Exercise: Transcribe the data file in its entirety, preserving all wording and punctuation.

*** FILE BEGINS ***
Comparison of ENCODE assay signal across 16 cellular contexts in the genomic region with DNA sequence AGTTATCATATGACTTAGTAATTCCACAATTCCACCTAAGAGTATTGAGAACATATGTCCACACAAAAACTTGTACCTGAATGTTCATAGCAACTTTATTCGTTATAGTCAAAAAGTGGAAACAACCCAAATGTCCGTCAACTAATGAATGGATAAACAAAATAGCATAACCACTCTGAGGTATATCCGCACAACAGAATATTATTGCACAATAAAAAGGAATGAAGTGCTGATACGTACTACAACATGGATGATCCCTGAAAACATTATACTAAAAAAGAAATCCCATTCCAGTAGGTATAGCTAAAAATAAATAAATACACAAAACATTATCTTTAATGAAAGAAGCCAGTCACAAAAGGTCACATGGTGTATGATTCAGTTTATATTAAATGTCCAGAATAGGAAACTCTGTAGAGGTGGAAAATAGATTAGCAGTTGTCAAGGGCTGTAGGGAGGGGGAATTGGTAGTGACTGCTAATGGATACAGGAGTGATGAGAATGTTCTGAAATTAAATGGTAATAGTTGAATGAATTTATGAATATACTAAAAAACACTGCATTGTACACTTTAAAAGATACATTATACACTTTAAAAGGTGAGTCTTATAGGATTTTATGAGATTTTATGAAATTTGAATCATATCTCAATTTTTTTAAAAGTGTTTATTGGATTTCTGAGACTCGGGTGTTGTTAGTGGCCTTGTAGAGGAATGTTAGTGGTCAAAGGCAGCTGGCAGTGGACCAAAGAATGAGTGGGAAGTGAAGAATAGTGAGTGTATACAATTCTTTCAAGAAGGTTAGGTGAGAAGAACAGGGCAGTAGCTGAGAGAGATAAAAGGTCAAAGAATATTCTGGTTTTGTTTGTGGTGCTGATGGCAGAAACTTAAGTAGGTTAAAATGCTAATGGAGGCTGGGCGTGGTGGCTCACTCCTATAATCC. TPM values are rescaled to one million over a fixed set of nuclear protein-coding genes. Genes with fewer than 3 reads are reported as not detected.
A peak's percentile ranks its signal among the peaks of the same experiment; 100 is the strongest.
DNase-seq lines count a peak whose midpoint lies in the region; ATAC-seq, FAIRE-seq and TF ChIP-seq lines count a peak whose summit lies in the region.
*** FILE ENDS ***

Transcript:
Comparison of ENCODE assay signal across 16 cellular contexts in the genomic region with DNA sequence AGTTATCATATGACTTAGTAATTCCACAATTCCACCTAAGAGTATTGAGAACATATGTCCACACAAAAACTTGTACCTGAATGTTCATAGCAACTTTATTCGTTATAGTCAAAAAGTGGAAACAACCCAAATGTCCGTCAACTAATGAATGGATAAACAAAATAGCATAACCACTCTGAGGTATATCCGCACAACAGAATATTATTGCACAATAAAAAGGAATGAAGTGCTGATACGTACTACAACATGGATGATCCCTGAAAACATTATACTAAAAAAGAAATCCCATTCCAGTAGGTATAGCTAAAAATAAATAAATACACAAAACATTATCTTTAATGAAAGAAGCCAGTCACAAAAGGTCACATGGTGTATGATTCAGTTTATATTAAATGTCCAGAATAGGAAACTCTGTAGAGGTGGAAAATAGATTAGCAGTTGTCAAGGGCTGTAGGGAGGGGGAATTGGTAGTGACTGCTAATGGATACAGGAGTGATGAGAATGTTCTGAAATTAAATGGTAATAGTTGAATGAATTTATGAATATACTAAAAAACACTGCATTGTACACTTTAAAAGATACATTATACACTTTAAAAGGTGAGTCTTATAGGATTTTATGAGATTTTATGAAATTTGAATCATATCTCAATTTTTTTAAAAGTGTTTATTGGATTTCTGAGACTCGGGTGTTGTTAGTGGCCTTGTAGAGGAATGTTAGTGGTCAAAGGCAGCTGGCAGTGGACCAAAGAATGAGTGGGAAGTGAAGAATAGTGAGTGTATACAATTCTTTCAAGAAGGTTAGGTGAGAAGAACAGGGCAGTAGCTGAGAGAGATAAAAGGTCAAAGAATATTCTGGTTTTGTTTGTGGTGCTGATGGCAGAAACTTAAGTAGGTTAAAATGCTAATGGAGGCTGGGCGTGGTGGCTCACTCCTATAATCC. TPM values are rescaled to one million over a fixed set of nuclear protein-coding genes. Genes with fewer than 3 reads are reported as not detected.
A peak's percentile ranks its signal among the peaks of the same experiment; 100 is the strongest.
DNase-seq lines count a peak whose midpoint lies in the region; ATAC-seq, FAIRE-seq and TF ChIP-seq lines count a peak whose summit lies in the region.